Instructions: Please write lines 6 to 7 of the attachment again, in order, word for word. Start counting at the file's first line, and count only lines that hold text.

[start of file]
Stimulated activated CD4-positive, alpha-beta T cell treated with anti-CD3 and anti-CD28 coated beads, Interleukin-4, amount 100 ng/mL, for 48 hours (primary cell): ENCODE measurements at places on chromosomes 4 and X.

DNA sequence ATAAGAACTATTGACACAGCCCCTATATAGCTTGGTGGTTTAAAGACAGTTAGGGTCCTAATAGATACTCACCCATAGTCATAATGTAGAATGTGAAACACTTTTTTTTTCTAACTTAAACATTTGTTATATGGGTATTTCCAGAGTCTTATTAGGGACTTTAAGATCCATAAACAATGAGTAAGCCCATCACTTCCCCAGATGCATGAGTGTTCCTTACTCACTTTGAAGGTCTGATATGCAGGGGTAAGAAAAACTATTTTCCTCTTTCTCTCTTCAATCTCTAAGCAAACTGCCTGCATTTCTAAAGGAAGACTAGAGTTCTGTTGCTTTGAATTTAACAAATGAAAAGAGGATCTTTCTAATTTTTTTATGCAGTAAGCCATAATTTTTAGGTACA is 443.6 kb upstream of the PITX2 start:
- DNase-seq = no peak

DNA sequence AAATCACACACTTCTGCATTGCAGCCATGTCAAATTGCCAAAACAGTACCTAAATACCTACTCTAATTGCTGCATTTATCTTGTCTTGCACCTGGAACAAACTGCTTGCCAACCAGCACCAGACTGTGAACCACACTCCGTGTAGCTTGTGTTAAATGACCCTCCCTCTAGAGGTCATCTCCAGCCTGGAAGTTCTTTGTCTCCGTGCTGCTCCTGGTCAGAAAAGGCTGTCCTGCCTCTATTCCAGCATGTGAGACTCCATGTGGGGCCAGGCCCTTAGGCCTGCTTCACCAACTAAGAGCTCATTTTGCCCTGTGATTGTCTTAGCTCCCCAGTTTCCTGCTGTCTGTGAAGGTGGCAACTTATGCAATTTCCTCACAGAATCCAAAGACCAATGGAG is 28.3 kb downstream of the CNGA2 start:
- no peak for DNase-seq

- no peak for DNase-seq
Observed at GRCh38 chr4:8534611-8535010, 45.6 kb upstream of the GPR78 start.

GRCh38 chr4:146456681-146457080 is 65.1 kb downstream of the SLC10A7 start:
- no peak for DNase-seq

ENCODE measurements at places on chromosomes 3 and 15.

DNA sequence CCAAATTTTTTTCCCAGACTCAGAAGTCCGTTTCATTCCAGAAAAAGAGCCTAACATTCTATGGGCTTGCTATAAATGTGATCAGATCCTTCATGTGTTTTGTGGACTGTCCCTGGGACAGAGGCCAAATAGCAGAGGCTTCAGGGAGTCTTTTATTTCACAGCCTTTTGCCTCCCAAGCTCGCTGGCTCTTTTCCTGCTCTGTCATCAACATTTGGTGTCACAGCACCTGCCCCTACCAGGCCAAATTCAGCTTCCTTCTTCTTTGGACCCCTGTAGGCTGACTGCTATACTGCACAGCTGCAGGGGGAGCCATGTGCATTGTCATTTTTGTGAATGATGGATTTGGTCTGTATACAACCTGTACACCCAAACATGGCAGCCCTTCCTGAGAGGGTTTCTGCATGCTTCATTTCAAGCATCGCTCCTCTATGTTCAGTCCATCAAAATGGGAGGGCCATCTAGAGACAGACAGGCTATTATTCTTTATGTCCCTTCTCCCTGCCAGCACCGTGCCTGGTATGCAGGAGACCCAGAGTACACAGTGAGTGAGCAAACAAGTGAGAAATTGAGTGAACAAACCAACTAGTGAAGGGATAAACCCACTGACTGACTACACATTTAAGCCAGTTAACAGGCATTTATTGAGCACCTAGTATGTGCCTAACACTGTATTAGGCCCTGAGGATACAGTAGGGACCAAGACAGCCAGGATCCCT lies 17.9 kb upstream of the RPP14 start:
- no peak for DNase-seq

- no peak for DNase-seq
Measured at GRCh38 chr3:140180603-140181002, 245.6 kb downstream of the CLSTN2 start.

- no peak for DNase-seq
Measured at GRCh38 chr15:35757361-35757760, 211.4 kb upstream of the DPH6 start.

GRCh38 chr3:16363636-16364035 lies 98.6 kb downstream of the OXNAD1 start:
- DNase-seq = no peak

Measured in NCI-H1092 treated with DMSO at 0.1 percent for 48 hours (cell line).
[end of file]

- no peak for DNase-seq
Observed at GRCh38 chr4:8534611-8535010, 45.6 kb upstream of the GPR78 start.